21st-century resource offers glimpse into ancient past

21st-century resource offers glimpse into ancient past

Available for sale in late April

Trying to find easy to read information on conifers in the Klamath-Siskiyou  region? Maybe you’ve heard that the area has tons of conifers, but you don’t know what to look for, or even where to look.

Well, search no longer. It can all be found at Conifercountry.com, the best, most concise and accessible resource on the natural history of conifers in Northern California and Southern Oregon.

Check out the Conifers tab to locate dozens of PDF field guides that feature top-notch photos, maps, and identification pointers for each Klamath-Siskiyou conifer. Study the PDFs at home, and for field use download them onto your mobile device or print them out. Conifercountry.com also features hikes, interactive maps, a blog and much, much more.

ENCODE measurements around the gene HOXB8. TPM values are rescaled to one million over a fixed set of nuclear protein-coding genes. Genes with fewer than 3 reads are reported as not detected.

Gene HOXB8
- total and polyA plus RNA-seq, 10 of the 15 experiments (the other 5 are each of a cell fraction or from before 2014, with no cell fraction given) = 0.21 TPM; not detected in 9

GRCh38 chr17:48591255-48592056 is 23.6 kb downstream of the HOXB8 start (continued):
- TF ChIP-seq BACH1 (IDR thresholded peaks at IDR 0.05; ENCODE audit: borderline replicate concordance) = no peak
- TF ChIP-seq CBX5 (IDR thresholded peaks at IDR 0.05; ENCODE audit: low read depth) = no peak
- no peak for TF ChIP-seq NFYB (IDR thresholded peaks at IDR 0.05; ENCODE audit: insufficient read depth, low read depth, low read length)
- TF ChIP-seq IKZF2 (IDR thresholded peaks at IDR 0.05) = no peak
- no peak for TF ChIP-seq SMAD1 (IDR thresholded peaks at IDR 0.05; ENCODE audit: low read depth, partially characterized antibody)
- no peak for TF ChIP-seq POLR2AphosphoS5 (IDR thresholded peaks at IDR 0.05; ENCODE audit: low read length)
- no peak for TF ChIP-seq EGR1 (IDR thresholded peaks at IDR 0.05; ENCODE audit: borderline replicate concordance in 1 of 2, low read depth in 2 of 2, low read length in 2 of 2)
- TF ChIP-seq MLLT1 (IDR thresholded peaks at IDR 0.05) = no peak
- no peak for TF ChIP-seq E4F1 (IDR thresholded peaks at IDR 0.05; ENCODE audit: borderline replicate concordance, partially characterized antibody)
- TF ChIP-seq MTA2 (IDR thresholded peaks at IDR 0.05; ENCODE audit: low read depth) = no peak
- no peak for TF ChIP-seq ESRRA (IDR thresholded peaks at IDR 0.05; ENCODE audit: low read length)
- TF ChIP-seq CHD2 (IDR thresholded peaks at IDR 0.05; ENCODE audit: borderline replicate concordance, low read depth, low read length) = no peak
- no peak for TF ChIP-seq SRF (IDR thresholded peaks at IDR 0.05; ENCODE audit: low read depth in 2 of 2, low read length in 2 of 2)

The website’s creator, Michael Kauffmann, 38, of Kneeland, CA, has taken the Klamath-Siskiyou’s complexity, condensed it, and wrapped it up into a user-friendly website. That’s a breath of mountain-fresh air for those of us that love the Siskiyou, but find scientific literature technical to read, dry and wordy. 

And Kauffmann has done it all on his own. His work isn’t backed by well-funded environmental organizations or big research grants. It’s backed by passion.

“It is a labor of love that will soon be a book,” says Kauffmann. “It will be printed in an accessible format for aspiring and expert botanists alike — anyone who’s interested in learning more about the regional conifers and where to go in the field to see them.” he adds. 

His book, Conifer Countrywill be available for sale in late April. “I decided to self-publish so I could learn about the publishing business and how to lay out a book. I plan to offer traditional books printed on recycled paper as well as an eBook for mobile devices. This way I can also retain the rights to all my text, figures, and images.” 

When Kauffmann isn’t working on publishing information on conifers, he is busy teaching science at Fortuna Union Elementary School and Humboldt State University. The next project on his plate is Conifers of the Pacific Slope, a field guide on conifers of Washington, Oregon and California.

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